I have absolutely nothing against cricketers, or anyone for that matter, making more money as long as it’s market driven and not government-subsidized.

    American Football – another sport, another day. 🙂

  10. Dipanjan, I think you may have misinterpreted the causal direction I indicate. I do not mean to imply that a lack of skill is a T20 requisite. What I think is that the format discourages skill of the level even one dayers demand, and more importantly, that it doesn’t engender any new evolutionary skill-sets in substitution. Cross-bat slogs, as you descriptively call them, are very much a part of the 50 overs’ repertoire, perhaps even part of the odd nail-biting test. My contention is that T20 reduces cricket to its lowest common denominator – and I use the word ‘common’ pointedly – and in so doing, kills off its finer skills by enforcing superfluity.

  11. Also, I don’t think ‘the market’ is a mechanism free of human intervention, as certain quarters like to imagine. So, if the market today rewards cricketers on an unprecedented scale, while at the same time reducing the game to easily fixable variables (batsmen’s performances, I think, are easier to fake than a bowler’s spell, in the way the game is now played), then all self-aware consumers of the game would do well to ask who benefits — and how — by these firmly reinforced changes. The game of cricket, I think we’ve established, doesn’t.

    So what – and whose interests – are we fans really supporting here?

  12. I remember another picture which appeared in ‘Sportstar’, which along with ‘Sportsworld’, were our tickets to ‘coloured’ pics of the recent cricketing/ sporting activities, in the early 80’s.The picture was of Graham Gooch at a carib beach after a test match, with two huge bruises on his bare torso; yes, the handiwork of the Windies fast bowlers. The protective gear which we use nowadays make us feel absolutely invincible; and I talk out of my experience. What is a barely perceptible (physically) ‘thud on a leg-guard now, used to be very a sickening ‘thump’ now even 2 decades back (followed by a spreading feeling of numbness gradually flowing into pretty excruciating pain by the time the match got over). And getting hit on the fingers was worse. But. this has bred ‘talent’ of the fearless kind, which does not have to be cooped up with thoughts of physical intimidation. Hence the play looks so much more pleasing now, sans the hopping around or crouched & defensive postures of batsmen of yore. By the way, I enjoy Tests much more than ODI’s. And, I didn’t know the World 20:20 had started; I though (till my driver informed me yesterday), that India was still playing practice games before the WC commences.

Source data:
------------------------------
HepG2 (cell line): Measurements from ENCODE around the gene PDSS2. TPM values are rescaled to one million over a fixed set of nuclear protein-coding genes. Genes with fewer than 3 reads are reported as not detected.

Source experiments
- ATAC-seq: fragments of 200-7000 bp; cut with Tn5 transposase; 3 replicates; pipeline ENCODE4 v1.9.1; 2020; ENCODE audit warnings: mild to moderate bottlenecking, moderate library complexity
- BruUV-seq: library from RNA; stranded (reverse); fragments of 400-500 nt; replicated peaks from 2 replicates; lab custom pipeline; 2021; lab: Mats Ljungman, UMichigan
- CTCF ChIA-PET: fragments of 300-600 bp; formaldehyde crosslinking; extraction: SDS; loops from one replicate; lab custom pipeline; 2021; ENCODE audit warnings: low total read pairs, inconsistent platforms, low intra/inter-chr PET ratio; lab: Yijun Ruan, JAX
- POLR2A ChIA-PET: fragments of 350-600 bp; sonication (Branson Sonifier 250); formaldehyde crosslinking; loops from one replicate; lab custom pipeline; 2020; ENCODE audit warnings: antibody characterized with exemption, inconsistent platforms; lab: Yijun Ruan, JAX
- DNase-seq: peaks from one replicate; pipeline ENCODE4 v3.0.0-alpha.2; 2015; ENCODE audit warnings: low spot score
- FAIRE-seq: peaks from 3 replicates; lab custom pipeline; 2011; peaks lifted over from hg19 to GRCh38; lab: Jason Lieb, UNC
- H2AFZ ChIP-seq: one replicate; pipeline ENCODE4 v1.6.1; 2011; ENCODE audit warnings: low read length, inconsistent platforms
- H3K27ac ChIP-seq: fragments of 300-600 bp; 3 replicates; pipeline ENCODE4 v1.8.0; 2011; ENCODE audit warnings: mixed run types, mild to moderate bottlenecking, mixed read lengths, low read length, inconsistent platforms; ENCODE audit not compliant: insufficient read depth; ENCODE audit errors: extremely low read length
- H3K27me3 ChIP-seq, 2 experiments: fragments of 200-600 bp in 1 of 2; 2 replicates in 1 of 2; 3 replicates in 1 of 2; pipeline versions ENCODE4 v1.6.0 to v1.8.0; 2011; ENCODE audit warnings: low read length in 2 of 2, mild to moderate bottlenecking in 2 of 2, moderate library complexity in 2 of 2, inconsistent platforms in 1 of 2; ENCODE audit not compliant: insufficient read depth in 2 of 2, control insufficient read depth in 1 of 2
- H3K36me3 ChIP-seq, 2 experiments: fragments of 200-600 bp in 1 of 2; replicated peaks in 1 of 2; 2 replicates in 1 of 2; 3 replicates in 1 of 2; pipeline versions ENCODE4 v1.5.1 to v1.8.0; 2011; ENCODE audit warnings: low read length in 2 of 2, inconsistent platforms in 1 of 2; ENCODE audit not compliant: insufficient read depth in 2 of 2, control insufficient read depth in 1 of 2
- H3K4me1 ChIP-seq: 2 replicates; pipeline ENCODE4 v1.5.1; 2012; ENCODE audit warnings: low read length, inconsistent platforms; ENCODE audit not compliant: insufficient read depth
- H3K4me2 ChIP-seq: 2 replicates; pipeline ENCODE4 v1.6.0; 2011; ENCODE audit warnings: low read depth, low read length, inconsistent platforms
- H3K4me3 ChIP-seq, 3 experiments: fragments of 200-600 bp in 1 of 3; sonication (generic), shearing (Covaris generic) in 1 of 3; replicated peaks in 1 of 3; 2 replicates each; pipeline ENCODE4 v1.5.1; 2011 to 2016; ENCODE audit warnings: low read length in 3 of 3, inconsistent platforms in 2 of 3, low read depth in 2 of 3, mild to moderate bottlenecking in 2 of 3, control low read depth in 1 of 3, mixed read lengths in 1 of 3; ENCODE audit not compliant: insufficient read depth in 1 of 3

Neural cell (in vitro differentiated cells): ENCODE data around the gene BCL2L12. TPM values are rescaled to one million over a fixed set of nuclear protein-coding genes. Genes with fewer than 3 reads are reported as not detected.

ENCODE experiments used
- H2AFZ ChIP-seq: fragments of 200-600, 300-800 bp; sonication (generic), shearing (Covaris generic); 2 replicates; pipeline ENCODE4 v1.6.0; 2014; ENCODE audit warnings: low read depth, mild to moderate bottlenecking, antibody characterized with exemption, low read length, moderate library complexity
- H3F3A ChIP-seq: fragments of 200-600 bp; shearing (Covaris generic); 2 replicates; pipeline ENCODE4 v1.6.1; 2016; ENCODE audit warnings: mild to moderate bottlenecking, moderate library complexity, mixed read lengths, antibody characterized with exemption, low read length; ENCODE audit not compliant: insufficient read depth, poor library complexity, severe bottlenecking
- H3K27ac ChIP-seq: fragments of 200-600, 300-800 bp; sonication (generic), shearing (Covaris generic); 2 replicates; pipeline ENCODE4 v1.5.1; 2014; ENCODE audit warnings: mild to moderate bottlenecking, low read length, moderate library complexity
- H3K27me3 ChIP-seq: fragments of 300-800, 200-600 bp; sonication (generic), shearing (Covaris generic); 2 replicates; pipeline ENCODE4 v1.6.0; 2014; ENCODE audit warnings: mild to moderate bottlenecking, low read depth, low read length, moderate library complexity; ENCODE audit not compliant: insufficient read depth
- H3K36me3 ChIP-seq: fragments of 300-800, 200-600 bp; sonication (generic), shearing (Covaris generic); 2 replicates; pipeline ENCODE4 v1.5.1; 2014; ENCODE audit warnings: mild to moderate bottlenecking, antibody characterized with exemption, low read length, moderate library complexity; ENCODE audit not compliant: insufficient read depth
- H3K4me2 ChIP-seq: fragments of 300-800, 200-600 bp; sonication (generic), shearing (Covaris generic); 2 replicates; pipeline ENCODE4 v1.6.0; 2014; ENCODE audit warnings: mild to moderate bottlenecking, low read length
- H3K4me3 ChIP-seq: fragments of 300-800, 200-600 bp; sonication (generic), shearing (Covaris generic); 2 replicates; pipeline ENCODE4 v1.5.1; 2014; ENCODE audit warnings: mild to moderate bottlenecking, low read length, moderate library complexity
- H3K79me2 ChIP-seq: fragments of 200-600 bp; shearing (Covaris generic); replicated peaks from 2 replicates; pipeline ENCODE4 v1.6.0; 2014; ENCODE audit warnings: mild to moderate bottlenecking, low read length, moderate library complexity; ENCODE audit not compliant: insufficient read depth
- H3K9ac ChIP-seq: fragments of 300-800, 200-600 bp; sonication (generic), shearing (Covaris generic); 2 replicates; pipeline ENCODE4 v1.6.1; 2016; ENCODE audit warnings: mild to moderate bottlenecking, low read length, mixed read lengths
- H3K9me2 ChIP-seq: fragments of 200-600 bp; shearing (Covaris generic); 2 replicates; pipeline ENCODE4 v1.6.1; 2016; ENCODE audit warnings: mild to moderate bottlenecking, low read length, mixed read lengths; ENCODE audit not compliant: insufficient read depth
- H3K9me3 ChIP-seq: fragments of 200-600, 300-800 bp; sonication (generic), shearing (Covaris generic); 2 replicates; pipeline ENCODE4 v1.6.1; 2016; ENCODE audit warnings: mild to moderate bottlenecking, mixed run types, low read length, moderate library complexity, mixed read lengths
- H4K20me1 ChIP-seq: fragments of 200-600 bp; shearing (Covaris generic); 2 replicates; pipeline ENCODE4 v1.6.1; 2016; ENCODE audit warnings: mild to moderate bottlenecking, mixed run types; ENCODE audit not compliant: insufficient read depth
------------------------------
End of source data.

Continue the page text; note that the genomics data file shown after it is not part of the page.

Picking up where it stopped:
13. AS you rightly said that T-20 or whatever the shortest format means has reduced cricket to its lowest common denominator, to a kind of basebalisation of cricket. In its latest avatar to attract more eyeballs and generate interest in every delivery bowled, it has become more of a demonstration of raw, youthful energy, brute strength than any test of skills. It would be unfortunate if the 5 day test cricket were to die a slow death, unable to adjust to to hurly burly world of frenzied game which goes by the name of cricket. Soccer, despite a decline in standards and unable to produce a Maradona or a Zidane, still retains its basic core, its fundamentals, despite T-20s equivalents of American or Australian rules football or even rugby trying to make to make the pristine art of football more physical, more rough and more frenzied; soccer has proved that it is more than just kicking the ball around; at its best, it is poetry in motion.

  14. Rupenbabu, I haven’t followed football in about six years now, and I know nothing about rugby, but the changes in the culture of popular sports, as a whole, worries me rather (the reasons are recounted in the last paras of my post). I am given to understand, however, that basball has some quite complicated twists on the basics on which cricket was built. The frequent changing of strike perhaps helps keep the game alive, but I am not all that sure it is uncomplicated. Perhaps Dipanjan can enlighten us?

  15. This is a very interesting discussion. Before I delve into the details I would like to ask a very fundamental question – how important is the life of a spotsperson to the fans of a sport? What is the relation between the sportsperson and the spectators/society? Are the sportspersons only to provide entertainment till their energy and talent runs out and then the spectators forget about them? Does anyone know what happened to Sahoo Mewalal?